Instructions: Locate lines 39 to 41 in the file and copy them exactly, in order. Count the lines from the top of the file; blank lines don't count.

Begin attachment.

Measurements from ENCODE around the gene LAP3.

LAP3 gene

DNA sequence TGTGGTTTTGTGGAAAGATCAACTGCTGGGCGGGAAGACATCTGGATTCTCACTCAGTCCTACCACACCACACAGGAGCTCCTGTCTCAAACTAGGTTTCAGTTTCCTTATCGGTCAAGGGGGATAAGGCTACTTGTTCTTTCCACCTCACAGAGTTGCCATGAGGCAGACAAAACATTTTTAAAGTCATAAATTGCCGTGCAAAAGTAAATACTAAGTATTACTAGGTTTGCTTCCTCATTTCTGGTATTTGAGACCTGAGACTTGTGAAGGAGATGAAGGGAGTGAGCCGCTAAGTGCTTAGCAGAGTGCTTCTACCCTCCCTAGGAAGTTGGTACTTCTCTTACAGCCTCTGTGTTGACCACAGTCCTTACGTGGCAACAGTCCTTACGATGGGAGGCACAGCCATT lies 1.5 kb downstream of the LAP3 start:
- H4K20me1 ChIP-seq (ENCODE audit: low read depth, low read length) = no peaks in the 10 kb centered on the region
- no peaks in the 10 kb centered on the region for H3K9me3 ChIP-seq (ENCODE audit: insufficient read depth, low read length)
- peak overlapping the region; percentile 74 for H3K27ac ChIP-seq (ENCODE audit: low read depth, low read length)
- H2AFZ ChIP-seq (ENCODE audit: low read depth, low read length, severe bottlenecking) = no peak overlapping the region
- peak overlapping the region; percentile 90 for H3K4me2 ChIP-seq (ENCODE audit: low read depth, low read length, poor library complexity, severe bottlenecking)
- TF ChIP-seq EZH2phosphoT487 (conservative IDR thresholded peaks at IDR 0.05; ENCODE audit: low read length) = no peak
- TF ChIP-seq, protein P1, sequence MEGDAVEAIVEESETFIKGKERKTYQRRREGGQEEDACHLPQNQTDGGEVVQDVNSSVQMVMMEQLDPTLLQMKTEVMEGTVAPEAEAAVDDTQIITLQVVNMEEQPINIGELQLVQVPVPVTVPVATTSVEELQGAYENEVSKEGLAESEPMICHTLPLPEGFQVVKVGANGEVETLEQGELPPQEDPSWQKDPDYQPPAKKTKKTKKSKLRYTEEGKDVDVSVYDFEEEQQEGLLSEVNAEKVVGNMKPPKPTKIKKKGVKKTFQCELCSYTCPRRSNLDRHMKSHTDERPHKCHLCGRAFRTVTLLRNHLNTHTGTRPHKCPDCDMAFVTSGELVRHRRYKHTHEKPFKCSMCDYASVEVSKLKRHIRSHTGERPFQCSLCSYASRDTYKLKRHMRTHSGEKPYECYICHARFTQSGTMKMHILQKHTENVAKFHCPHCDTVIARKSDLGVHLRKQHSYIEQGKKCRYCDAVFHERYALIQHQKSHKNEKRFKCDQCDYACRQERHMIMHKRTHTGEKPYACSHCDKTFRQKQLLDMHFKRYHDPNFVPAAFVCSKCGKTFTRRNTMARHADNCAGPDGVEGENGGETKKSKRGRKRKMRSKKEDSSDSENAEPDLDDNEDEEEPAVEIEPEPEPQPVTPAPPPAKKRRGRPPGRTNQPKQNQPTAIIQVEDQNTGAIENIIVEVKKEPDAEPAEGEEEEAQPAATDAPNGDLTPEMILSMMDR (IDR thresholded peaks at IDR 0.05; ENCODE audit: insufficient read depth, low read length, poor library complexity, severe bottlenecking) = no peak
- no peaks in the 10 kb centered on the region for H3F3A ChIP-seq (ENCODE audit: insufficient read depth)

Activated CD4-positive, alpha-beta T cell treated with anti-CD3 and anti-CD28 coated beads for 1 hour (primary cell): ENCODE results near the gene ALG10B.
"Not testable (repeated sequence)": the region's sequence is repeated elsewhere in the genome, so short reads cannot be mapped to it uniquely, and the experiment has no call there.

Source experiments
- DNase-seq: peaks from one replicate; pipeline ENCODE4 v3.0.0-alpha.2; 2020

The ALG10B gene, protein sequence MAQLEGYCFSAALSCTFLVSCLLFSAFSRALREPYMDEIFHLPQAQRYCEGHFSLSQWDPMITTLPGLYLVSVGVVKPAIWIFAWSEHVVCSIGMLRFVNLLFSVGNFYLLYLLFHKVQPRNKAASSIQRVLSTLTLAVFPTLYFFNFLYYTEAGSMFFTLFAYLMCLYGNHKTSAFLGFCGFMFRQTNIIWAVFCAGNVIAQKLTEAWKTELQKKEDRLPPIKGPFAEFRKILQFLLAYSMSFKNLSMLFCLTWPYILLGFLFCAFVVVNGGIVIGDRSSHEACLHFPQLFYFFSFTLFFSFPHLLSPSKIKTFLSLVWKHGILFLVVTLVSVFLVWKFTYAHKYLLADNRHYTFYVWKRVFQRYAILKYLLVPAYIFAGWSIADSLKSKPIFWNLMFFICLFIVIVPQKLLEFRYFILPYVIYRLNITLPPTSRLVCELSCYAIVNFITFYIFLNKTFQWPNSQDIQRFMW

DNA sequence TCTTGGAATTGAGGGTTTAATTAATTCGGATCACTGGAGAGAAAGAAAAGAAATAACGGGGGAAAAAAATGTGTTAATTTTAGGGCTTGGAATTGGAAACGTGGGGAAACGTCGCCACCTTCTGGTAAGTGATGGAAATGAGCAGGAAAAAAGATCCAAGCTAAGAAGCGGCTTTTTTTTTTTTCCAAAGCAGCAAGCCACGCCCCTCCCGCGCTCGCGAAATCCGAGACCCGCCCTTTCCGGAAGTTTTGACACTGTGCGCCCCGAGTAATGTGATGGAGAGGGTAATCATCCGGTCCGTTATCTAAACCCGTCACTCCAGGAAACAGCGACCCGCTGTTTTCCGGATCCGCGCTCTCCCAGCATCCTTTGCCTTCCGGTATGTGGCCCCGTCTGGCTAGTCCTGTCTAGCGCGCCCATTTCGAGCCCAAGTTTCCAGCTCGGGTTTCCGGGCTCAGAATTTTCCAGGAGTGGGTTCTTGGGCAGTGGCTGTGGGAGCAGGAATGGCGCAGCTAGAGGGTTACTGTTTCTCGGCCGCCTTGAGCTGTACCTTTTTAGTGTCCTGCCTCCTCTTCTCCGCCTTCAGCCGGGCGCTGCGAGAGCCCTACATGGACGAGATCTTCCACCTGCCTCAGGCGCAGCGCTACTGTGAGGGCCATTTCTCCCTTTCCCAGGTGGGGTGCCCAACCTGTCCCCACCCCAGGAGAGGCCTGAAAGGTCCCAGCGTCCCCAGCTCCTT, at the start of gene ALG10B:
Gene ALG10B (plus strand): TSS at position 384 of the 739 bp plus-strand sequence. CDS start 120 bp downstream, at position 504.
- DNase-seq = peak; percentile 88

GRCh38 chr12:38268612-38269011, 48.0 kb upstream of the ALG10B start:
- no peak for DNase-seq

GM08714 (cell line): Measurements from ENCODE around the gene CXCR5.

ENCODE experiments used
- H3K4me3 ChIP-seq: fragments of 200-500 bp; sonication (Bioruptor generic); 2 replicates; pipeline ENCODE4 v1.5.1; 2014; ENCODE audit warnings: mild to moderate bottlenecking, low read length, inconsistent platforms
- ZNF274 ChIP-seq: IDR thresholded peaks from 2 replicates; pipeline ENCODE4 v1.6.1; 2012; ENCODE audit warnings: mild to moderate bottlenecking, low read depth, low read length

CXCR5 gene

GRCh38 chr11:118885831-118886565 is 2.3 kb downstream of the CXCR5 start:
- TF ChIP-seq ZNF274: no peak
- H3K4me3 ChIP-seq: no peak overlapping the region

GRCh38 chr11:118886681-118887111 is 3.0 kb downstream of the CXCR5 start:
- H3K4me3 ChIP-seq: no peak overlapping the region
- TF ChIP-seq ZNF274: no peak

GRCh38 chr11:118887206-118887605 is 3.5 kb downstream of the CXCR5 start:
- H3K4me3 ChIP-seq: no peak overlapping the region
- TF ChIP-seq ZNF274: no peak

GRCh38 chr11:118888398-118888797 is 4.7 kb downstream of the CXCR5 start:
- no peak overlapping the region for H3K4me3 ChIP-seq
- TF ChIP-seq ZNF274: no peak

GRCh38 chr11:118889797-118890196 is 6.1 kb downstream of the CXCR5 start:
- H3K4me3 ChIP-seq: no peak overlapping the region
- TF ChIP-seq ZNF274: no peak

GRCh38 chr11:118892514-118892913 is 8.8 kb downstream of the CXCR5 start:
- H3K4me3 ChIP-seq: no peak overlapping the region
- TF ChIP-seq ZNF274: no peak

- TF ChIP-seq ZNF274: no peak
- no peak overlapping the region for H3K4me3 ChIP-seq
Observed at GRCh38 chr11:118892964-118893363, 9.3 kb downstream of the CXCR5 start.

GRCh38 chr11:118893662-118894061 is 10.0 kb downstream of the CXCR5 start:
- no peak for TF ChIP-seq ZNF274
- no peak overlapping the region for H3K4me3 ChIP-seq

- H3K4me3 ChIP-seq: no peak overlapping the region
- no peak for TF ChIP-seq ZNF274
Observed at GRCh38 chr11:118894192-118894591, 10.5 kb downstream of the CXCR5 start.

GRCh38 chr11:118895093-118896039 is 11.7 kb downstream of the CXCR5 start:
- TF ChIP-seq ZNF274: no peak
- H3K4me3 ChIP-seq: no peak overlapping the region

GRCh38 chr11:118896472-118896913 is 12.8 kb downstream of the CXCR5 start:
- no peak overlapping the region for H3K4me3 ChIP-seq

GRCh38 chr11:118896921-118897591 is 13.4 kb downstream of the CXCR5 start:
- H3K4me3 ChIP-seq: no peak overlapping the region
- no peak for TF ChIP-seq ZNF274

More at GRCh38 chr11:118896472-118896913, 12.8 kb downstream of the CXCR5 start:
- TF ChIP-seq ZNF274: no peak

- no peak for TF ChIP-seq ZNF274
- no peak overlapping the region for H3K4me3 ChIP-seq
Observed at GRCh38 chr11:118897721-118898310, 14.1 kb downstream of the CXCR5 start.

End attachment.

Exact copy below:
GRCh38 chr11:118889797-118890196 is 6.1 kb downstream of the CXCR5 start:
- H3K4me3 ChIP-seq: no peak overlapping the region
- TF ChIP-seq ZNF274: no peak